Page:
The fires registered in California have already burned about 1.3 million hectares of its forests, an area equivalent to almost the entire territory of Puerto Rico.
In total, and according to figures from the California Department of Forestry and Fire Protection (Cal Fire), more than 7,800 fires have occurred in the West Coast state so far this year, despite the traditionally difficult months in As for fires – October and November – they have not yet arrived.
Some 16,000 firefighters are working throughout California to try to prevent the strong winds forecast for the next few hours from further out of control of the fires, in which at least thirty people have already died since mid-August and tens of thousands remain evacuated.
Things could get worse
Generally, the worst of California’s fire season does not arrive until October, but the state has already recorded more than 1.2 million hectares burned, which is a record, according to figures from the Department of Forestry and Fire Protection. Of California.
Experts coincide in blaming an amalgam of reasons that include both global warming (less rain, more dryness and very high temperatures) and forest management, in addition to the increase in human presence in traditionally unpopulated areas, which means that, when are declared, these fires prove much more dangerous.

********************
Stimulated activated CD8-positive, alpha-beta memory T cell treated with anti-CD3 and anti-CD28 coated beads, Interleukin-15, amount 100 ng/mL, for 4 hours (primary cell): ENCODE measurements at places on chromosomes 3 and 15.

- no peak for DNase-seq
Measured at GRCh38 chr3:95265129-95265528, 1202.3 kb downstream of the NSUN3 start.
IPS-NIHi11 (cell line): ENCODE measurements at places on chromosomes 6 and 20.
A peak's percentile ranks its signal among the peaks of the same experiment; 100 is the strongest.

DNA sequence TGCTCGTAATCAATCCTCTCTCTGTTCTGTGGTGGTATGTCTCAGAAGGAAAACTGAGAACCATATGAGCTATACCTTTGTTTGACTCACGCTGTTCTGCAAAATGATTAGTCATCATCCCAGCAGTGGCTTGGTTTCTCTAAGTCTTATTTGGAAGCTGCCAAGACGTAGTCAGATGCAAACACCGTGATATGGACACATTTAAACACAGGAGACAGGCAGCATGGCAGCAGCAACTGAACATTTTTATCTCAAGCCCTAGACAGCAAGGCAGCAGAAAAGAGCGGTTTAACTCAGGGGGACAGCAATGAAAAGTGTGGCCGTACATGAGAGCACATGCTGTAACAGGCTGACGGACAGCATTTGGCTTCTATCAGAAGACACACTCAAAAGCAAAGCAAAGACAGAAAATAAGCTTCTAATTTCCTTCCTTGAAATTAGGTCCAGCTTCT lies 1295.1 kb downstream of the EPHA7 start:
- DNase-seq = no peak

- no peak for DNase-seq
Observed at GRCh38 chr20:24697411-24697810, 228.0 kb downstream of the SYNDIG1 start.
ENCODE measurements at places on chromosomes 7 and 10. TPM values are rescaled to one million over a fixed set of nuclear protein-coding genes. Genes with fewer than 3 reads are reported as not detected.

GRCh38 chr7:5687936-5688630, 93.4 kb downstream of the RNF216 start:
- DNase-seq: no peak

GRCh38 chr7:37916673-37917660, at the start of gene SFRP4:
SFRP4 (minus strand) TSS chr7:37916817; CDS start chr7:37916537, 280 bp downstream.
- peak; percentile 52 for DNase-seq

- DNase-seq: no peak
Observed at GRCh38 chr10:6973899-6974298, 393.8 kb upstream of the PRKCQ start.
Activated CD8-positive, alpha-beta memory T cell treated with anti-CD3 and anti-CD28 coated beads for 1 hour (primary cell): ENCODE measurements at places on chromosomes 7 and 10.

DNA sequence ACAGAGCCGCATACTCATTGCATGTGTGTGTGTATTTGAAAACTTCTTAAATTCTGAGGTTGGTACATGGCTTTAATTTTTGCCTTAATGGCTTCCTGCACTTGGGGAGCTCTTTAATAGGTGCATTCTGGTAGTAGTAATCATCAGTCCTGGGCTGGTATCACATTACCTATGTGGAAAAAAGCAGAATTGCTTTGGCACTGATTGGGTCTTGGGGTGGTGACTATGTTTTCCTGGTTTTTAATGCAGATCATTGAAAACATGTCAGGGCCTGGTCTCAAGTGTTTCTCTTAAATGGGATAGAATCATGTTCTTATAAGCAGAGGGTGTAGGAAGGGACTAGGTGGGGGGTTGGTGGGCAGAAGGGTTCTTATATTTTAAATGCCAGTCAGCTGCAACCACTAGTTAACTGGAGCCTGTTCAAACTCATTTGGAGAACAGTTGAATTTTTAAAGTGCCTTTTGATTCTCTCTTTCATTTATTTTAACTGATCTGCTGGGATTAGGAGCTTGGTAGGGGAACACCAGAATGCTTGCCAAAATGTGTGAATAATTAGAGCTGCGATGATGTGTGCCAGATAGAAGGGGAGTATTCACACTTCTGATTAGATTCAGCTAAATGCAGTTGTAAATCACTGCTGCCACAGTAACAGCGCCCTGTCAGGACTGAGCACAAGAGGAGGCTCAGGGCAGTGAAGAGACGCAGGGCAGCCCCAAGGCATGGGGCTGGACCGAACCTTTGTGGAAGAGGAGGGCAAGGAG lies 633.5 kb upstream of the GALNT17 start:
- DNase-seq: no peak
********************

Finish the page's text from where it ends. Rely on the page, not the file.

In Wednesday’s update, Cal Fire said the red flag warning continues in parts of northeast California around the Modoc National Forest and the Tulelake Basin due to gusty winds and low humidity.
“Temperatures are expected to be warm today (Wednesday) and Thursday, albeit moderated a bit by smoke (…) With no significant rainfall in sight, California remains dry and ready for more wildfires,” they noted.
According to that department, activity increased in several of the wildfires, while crews continued their progress toward containment in other fires.